Speakers at the memorial service honoring Arizona Sen. John McCain on Saturday exhorted the Republican's fighting spirit against his adversaries, with featured guests taking veiled swipes at the current commander in chief, President Donald Trump.
With hundreds of attendees, friends, family and lawmakers from the U.S. House of Representatives and Senate joined with Trump administration officials and three former presidents. McCain was honored at the Washington National Cathedral, before his final resting place at the Naval Academy in Annapolis, Maryland.
Some of the tributes, however, had hints of a parting shot at the president and current leader of the GOP. At times, Trump and his supporters have failed to show the Vietnam combat veteran the respect he was given by many of his colleagues — and even former adversaries.
It started with his daughter Meghan McCain who in an emotional and tearful speech, appeared to describe her father as a counterbalance to Trump. She argued that efforts by the president and others didn't equal the amount of sacrifice her father gave to his country.
"American greatness, the real thing, not cheap rhetoric from men who will never come near the sacrifice he gave so willingly," the younger McCain said in describing her father. She contrasted that with "the opportunistic appropriation of those who lived lives of comfort and privilege, while he suffered and served." She never mentioned the president's name during her tribute.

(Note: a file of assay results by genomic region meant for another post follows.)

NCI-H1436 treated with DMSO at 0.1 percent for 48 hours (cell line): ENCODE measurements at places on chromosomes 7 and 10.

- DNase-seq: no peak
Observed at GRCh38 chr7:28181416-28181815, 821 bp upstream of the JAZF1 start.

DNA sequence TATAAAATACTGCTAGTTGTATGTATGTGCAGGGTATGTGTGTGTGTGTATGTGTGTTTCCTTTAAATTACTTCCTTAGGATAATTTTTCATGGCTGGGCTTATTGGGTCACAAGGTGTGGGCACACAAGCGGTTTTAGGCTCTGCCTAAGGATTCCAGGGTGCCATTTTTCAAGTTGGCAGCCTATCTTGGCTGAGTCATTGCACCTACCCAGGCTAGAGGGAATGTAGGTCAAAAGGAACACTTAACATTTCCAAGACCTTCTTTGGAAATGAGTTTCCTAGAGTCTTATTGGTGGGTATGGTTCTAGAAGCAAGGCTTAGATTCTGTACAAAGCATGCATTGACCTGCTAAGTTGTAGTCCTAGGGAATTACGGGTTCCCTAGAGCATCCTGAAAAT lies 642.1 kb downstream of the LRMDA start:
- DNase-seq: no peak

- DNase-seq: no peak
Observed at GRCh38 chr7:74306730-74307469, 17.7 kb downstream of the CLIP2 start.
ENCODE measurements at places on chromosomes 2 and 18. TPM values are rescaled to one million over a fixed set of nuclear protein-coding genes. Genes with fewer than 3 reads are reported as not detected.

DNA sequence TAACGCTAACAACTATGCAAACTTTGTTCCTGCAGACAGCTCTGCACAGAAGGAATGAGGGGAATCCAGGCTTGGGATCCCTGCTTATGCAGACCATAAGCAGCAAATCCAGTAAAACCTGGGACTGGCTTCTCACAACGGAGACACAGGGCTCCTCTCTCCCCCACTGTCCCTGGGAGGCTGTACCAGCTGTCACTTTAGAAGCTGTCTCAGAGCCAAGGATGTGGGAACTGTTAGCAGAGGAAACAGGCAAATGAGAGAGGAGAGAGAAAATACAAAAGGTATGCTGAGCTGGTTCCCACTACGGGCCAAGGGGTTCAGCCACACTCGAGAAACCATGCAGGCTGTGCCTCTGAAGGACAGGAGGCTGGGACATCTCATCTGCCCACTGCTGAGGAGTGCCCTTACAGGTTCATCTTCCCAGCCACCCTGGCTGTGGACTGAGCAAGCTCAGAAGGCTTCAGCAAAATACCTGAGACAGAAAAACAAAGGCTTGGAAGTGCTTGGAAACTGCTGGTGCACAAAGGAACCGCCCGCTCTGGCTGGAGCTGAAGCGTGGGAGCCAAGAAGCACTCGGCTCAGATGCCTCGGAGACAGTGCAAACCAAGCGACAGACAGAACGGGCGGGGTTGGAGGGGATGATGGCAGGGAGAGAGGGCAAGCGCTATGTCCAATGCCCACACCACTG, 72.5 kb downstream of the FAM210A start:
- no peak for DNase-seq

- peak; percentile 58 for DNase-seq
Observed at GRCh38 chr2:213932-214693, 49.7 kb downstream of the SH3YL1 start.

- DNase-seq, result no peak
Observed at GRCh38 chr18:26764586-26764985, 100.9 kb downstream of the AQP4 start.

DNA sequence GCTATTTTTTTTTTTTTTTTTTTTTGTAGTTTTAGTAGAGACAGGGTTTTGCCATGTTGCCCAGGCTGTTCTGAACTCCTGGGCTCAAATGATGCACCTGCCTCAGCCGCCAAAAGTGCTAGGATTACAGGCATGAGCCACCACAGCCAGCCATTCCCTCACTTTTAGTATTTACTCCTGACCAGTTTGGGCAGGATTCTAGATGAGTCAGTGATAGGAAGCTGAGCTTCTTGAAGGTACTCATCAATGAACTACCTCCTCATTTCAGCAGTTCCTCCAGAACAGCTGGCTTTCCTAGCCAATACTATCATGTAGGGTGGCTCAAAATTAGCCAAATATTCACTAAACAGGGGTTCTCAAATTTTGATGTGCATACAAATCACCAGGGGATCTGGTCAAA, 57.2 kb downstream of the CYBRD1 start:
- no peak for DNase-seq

Trump and McCain had a stormy relationship dating back to the 2016 election cycle. As a candidate, Trump infamously questioned the veteran Republican Senator's military credentials during the 2016 election cycle, stoking outrage by suggesting McCain was not a hero because he was captured by the Vietnamese.
McCain survived more than 5 years of torture and imprisonment during the Vietnam War before going on to serve more than three decades in Congress, both as a member of the House and as a senator.
He was known for his ferocious opposition to policies that didn't match his principles and for taking on presidents, no matter their party.